- The Washington Times - Saturday, November 22, 2008

RICHMOND | Michael Vick was once the NFL’s highest-paid player, and he spent like it.

One of his friends tools around in a $31,000 Cadillac DTS. His former personal assistant steers a $45,000 Infiniti M45 and has a pair of powerboats. His brother Marcus has a $62,000 Land Rover and his sister a Yukon Denali.

But Vick himself is busted, millions of dollars in debt and making 12 cents an hour in his job at the federal penitentiary in Leavenworth, Kan., where he is serving a 23-month sentence on dogfighting charges.

With Vick due to plead on state charges next week — he was returned to Virginia on Thursday — the Associated Press reviewed the details of his bankruptcy filing. The documents reveal astoundingly bad financial management of the quarterback’s fortune.

His salary from the Atlanta Falcons was $11.4 million in 2006 and $6 million in 2007. Along with substantial income from endorsements, the windfall allowed Vick to spread the wealth, paying mortgages and bills for family members and keeping them flush in spending money.

“Chump change,” Vick wrote on one $1,000 check to his mother.

But his balance sheet is now grim. Vick claims assets of $16 million and liabilities of $20.4 million. He’s on the hook for judgments of $2.4 million to the Royal Bank of Canada and $1.1 million to Wachovia Bank, both because of loan defaults, and $4.5 million for a sports agent who sued him and won.

Meanwhile, his monthly bills are piling up: his mother Brenda Boddie’s $4,700 mortgage; more than $2,000 in car payments for her Cadillac XLR and Escalade; a $2,500 mortgage for fiancee Kijafa Frink and their two children; $1,160 for Frink’s Range Rover; a $781 payment for his sister’s Yukon Denali; $3,500 in monthly support for his young son and the boy’s mother.

Fortunately for Vick, the Land Rover he gave brother Marcus is paid in full. So is the $65,000 Infiniti sport utility vehicle parked near Leavenworth for Frink’s use during her twice-monthly visits. Vick sold his Bentley for $105,000 and used the money to buy a Mercedes-Benz.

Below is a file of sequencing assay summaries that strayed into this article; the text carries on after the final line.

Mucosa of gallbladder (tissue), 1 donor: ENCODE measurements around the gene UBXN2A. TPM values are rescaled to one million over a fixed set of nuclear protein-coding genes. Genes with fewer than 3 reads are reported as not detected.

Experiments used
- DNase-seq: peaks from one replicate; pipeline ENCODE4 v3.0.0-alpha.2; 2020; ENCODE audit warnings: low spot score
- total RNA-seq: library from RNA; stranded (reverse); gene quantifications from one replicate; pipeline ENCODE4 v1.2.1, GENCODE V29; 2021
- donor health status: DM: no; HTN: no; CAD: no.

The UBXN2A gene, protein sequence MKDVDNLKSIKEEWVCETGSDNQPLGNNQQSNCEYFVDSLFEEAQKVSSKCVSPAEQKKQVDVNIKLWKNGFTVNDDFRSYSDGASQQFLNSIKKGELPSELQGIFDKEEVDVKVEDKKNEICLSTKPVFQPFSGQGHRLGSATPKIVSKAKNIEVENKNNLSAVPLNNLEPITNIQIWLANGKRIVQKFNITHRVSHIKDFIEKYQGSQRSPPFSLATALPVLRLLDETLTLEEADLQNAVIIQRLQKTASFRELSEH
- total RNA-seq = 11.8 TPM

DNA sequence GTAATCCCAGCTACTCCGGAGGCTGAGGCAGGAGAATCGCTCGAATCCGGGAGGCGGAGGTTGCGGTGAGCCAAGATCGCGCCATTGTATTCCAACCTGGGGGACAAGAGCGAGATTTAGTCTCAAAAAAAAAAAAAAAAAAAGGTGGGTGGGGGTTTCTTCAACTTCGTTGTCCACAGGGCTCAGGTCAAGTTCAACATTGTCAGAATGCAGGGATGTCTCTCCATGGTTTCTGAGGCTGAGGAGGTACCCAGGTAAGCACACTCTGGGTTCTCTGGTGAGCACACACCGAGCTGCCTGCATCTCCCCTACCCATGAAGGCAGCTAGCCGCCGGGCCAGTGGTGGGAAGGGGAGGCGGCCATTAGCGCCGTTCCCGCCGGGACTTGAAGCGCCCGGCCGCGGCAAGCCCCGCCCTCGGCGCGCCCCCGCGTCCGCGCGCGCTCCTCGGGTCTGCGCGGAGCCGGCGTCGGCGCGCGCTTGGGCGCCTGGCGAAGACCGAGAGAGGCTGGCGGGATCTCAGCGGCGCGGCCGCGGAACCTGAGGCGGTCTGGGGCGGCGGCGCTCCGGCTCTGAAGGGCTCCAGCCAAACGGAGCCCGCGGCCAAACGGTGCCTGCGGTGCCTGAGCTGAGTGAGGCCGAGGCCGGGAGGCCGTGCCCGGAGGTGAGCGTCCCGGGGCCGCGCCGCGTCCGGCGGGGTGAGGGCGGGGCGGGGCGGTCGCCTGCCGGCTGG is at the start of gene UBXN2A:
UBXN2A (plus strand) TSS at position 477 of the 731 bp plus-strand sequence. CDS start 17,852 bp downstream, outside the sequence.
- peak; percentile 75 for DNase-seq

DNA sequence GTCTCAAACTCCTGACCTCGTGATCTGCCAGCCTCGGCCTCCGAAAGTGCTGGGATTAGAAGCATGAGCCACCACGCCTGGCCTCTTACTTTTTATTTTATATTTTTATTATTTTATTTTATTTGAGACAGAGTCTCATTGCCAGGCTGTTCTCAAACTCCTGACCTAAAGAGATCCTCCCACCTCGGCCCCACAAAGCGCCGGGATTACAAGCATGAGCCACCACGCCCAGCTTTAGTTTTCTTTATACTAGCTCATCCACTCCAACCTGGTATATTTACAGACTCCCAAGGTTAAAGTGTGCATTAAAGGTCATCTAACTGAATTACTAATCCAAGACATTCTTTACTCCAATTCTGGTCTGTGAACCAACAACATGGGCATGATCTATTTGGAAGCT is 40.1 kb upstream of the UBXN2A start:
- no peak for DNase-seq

His real estate holdings include the homes in Suffolk and Hampton in Virginia where his mother and fiancee live, respectively, and vacant houses in Williamsburg and Duluth, Ga. Construction continues on a $2 million home in Suffolk where he and his fiancee plan to eventually live. Already sold is the 4,600-square-foot house on 15 acres in Surry County that served as headquarters for the Bad Newz Kennels dogfighting operation.

Vick is scheduled to plead guilty to state dogfighting and animal cruelty charges Tuesday in a deal that calls for a suspended sentence and probation. The plea could clear the way for his entry into a halfway house for the last few months of his federal sentence before his expected release in July.

But he’ll still have to face a financial mess worsened by his entanglement in about 20 business ventures, from a rental car outlet to a liquor store. Vick plans to pay his creditors by returning to the NFL - a goal that hinges on his reinstatement by the league’s commissioner.

Sign up for Daily Newsletters

Manage Newsletters

Copyright © 2021 The Washington Times, LLC. Click here for reprint permission.

Please read our comment policy before commenting.


Click to Read More and View Comments

Click to Hide